Why You Should Let Yourself Lose Fitness Sometimes, According to a Physical Therapist

Photo: Getty Images/Allan Danahar

Victoria Sekely may not have started officially training for the New York City Marathon until June 2022, but it had been on her mind for the previous two years. Big fitness goals, like completing a marathon, start taking up your time and energy long before the first day of your training plan. So when you finally cross the finish line, and suddenly your calendar isn't filled with long runs, strength workouts, and a 9 p.m. bedtime, it can feel a little jarring.

For many athletes, the instinct is to immediately chase after the next goal. But Sekely, a physical therapist, run coach, and certified strength and conditioning specialist, took a different approach after her race.

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"Running is very important to me; it's my passion. It's also part of my job," she says. "It takes a very big place in my life, but at the same time, if I want it to continue to do that, I need to take some time away from it as well."

So, she decided to enter into what she affectionately calls her "self-care era."

She didn't go on a single run for three weeks, and instead focused on rest, recovery, and all of the things in her life that she'd placed on the backburner during her marathon training. While she doesn't prescribe that amount of rest for everyone, she does believe that every athlete can benefit from time off.

Why schedule a 'self-care era'?

Whether you’re a runner or a CrossFitter, if you love being active, the last thing you want is to be injured. But moving from one rigorous training cycle to the next is a fast-track path to the doctor's office.

"What the off season is really meant to do is to prevent you from going from back-to-back training cycles," Sekely says. "That can lead to burnout, injury, and fatigue."

Think of this as part of your training cycle—an important one. Training for something like a marathon puts a significant amount of stress on both your body and your mind. Instituting an off season gives your muscles time to heal and your mind room to recuperate.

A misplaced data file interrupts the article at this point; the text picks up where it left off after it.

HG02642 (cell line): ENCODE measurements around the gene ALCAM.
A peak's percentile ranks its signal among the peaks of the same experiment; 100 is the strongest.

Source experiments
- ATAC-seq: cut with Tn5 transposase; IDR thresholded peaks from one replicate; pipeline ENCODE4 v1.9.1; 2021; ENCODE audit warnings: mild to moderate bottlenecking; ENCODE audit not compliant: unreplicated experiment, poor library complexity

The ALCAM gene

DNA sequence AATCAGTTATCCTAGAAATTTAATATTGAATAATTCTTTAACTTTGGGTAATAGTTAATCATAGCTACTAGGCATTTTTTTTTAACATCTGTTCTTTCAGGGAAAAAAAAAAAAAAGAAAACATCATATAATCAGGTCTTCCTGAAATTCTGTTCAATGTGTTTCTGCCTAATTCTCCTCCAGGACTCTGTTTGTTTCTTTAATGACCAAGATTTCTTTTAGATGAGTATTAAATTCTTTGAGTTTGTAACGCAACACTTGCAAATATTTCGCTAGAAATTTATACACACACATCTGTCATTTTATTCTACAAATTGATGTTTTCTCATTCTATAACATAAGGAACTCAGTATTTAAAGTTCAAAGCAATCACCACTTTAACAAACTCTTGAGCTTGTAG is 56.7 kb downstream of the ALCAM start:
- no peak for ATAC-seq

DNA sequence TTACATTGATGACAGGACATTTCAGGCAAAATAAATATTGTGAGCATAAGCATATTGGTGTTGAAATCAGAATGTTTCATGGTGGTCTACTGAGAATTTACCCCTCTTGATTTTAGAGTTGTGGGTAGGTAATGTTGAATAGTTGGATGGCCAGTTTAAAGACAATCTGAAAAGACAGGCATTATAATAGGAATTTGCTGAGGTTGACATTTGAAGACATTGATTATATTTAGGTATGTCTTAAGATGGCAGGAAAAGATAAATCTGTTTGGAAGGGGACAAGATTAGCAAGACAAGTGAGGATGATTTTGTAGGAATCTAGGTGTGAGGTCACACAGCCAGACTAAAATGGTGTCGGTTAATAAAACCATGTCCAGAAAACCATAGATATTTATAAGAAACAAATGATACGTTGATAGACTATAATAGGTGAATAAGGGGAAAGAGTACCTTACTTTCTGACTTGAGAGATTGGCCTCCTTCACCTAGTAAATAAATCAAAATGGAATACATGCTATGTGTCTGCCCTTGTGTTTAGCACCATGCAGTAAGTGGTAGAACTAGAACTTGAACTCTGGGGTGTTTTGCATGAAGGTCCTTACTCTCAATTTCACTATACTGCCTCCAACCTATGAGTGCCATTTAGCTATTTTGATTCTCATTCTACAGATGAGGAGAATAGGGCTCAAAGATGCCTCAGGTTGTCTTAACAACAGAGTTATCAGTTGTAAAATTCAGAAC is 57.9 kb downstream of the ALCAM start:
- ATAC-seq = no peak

"Recovery is just as important if not more important than active training," Sekely says.

You will probably lose some fitness from taking a few weeks off. And that’s exactly the point: Most peoples' bodies are not conditioned to stay at their peak fitness level for months on end, Sekely says. This is why even professional athletes take time off. Your fitness will come back when you start training again—and maybe even stronger than before because your body is recharged, rather than burned out and exhausted.

"I want to lose fitness so that when I'm ready to gain it back, I can have that energy and be at my best performance because of that time I took off," says Sekely.

It's an idea that flies in the face of hustle culture and a lot of what we see on social media. Slowing down may be less impressive, but it's equally as important.

What should you be doing?

In short, commit to the basics: sleep, hydration, and nutrition. If it feels good, devote a few minutes each day to foam rolling and stretching.

This season is also the perfect time to explore other forms of movement you don’t usually do but that might bring you joy, Sekely says. Try out swimming, golfing, Zumba, or any activity you've been curious about. Not only can it serve as meaningful cross training, but you also might discover a new passion.

A self-care era is also about nourishing other aspects of your life. Set up a coffee date with that friend you haven't seen in forever. Pick up your guitar again. Take a road trip without having to worry about squeezing in a workout.

This off season can last anywhere from one week to two months, depending on how your body feels, Sekely says. Once you feel like your mind and body are ready to start again, start with slower, easier workouts like unstructured, low mileage runs. Ramp up gradually, and watch your fitness follow.

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